This book analyses the rationale and history of space programs in countries of the developing world.
Rather than merely describing the programs and their technical details, the book places these programs within the context of international relations theory and foreign policy analysis. In addition, the author categorizes them into tiers of development based not only on each program’s level of technology but on how their space program fits within the country’s overall national security and/or development policies. Moreover, it places these programs into an historical context by explaining the evolution of earlier space programs in the politics of the international system, which allows the author to compare the evolution of these later programs and to demonstrate the logical thread of continuity in the political rationale for space programs generally.
As such, the main themes of the book are that the growth of space programs — from the earliest days of the space race until today — have followed clearly observable patterns that adhere to rational political goals, and that whenever technologically and politically possible, space programs form one leg of what the author terms the 'Missile-Space-Nuclear Triad'. Every capable state, developed or developing, has pursued this triad, whether successful in its ultimate implementation. The main objective of the book is to demonstrate that the programs and ambitions of developing countries’ investment in the expensive area of space activities is predictable and understandable from the standpoint of international relations theory and the politics and history of the international system. Lastly, the book demonstrates that the emergence of this plethora of space actors is in line with the reshuffling of state power and international relations in the post-Cold War system.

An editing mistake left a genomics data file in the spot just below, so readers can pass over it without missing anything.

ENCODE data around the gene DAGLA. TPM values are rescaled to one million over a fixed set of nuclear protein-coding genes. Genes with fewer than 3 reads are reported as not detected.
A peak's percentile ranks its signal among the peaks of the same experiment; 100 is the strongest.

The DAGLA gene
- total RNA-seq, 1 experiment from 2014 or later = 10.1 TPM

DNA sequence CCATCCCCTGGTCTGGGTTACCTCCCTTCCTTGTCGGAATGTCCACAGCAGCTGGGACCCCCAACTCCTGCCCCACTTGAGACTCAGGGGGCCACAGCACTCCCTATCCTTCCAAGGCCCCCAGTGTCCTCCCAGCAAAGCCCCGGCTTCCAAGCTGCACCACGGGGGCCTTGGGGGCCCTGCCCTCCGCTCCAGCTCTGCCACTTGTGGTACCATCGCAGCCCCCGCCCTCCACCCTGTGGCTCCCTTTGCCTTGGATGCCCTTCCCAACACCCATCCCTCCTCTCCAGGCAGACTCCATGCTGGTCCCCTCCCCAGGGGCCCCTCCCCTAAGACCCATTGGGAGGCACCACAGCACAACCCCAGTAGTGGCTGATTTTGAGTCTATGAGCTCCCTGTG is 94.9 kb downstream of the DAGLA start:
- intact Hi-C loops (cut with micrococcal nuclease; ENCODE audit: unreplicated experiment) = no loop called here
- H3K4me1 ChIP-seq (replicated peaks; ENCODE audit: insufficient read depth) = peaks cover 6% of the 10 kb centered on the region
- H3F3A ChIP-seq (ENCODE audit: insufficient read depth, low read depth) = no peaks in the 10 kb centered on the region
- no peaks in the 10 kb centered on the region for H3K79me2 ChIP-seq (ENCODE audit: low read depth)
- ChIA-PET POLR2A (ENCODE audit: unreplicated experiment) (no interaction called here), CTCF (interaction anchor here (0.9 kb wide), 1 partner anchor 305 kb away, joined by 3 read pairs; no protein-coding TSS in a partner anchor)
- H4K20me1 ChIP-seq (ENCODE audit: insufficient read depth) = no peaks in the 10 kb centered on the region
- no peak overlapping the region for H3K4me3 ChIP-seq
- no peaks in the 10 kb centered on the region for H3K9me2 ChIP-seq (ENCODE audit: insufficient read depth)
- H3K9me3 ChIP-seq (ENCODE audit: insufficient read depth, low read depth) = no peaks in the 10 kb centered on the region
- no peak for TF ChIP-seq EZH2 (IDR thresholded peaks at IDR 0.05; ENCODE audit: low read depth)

This book will be of much interest to students of space power and politics, development studies, strategic studies and international relations in general.